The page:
A Postcard from Gurgaon

By Mike Loftus on Oct 23, 11 06:40 PM in

Along with pretty much everything else in India, a ride in a taxi brings its own particular delights and novelties. Your driver will agree very confidently as you give him the address and set off chatting and purposeful. Generally all goes well until you are a kilometre from the destination, when the fine tuning of the journey becomes a little more inventive.

Pretty soon it's a fairly comprehensive effort involving passers by, security guards from nearby buildings, and other taxi drivers who are all part of the intensive joint effort to locate and direct the driver to the precise spot you require. After a few taxi journeys you get acclimatised but the first time is a bit disconcerting particularly as in my case that first time was a journey through a Mumbai almost emptied by an ongoing terrorist outrage and where it was far from certain what might lie in waiting round the next wrong turn.

Though the taxi driver's life isn't made any easier by a somewhat cavalier approach to addresses. An appointment today was at no 1, xxxx Marg. Number 2 ( and indeed sitting next to number 2, numbers 3 and 4) was found with the usual communal effort but of no 1, no sight. It was eventually revealed to be about half a mile further down the road. As this was the HQ of one of India's mega-corporates, I can only assume that only 'number 1' could possibly serve as an address and so was usurped from its rightful plot and attached instead to the top company's building.

Anyway, my initial taxi journey took me to the new city of Gurgaon which sits just outside the Delhi boundary about an hour - on a good-ish day - from the Dehli centre. Its worth recalling that when the centre of Delhi was laid out by the British in the early 20th century , it was with monumental buildings, fine treelined boulevards and a sense of style and dignity which is still very apparent even if a little frayed at some of the edges. Dehli wasn't built to be capital of India but to be the alternate capital and second city of the global British empire - from where a large part of the empire would be administered.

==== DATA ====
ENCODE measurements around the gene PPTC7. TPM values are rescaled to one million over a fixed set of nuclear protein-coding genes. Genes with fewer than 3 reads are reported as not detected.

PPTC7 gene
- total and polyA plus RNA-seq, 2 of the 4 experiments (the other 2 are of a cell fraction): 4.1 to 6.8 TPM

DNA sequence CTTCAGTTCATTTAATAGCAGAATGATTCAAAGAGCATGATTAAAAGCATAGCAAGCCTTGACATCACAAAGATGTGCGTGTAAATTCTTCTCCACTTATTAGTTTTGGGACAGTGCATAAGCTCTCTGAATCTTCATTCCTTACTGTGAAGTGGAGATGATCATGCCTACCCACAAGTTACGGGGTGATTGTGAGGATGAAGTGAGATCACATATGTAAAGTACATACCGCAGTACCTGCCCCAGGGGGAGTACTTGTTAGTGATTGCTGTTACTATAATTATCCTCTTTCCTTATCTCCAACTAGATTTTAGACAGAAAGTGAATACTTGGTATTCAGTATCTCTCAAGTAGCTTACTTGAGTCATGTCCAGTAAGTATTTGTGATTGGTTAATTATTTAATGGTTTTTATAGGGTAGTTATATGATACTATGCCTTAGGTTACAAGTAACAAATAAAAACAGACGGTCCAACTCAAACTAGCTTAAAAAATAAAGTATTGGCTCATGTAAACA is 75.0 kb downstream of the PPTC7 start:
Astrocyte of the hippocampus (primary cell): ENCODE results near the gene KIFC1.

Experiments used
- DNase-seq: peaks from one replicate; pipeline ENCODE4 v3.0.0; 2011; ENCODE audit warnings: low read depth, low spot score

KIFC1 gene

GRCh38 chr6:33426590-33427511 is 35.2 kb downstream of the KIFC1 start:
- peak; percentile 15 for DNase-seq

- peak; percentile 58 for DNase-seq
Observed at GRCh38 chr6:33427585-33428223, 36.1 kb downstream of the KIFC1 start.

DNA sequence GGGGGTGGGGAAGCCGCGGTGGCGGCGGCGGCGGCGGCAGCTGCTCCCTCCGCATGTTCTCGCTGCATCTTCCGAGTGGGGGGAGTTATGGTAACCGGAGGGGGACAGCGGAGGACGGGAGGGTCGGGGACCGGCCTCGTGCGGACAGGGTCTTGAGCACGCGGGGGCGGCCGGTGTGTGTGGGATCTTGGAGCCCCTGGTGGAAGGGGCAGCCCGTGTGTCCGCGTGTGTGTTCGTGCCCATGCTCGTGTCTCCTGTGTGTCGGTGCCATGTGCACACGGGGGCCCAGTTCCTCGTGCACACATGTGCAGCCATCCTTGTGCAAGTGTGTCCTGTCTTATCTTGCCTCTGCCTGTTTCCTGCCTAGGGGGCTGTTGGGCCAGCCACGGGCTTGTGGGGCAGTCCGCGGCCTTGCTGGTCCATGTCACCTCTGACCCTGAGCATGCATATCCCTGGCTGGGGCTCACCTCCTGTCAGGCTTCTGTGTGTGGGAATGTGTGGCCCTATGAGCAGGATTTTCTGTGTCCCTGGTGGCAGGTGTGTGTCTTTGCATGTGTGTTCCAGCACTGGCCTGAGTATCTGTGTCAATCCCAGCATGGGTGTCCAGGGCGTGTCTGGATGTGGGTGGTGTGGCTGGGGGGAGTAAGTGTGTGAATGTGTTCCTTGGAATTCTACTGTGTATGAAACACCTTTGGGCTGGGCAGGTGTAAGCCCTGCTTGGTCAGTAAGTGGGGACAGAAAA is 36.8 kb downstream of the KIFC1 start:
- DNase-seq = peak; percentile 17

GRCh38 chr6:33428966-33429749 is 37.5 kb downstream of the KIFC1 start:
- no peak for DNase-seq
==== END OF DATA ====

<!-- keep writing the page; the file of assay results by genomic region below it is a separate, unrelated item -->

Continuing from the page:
Post independence, Delhi became essentially a city of government. When India's new growth became more apparent in the late 1990s and began to have a physical impact in Mumbai and other cities, you get the impression that Delhi found all of this commercial activity a bit beneath its dignity. The growing Indian businesses and those from overseas eager to stake a claim in the capital instead found a less prim attitude to development in Gurgaon - and in Noida to the north of the capital.

And it is here that India got its own dose of the Pudong-Dubai virus with rampant development and a skyline festooned with tower cranes. However India doesn't seem to have been taken with the relentless skyward thrust of these competitors. The new development is Gurgaon is remarkable for its sheer bulk and mass - many of the buildings resemble nothing more than lines of small hills - the Malverns from a distance, say. Once you lower your eyes to street level, however, its all very emphatically still India.

And at that level what is it that is most occupying the man in the street in Gurgaon - and elsewhere in India ( when he isn't advising stray taxi drivers). The print and electronic media are fairly clear - its a new and heightened attempt to deal with corruption in public and commercial life. A campaign initiated by veteran activist Anna Hazare earlier this year with a Gandi inspired hunger strike had led to proposals for new legislation and an ongoing campaign. The Chief Minister of Karnatka is currently in jail seeking bail in the light of corruption allegations; the Chief Minister of Tamil Nadu has been resisting attempt to bring her to court in neighbouring state.
India has to an extent suffered from having moved from an over-regulated economy - where 'corruption' was a way round the rules to get anything done, to one where the real benefits of rapid growth are overlaid with the urgent desire to make money quickly. There now seems a greater willingness to recognise openly the extent and impact of corruption - almost every conversation I have had raises it directly or by allusion - and among the more confident a sense that there is ground swell among many that may begin to make some impact.

As with so much else in India, change and new opportunity is the recurring theme - delivering change and securing huge opportunity is the challenge.

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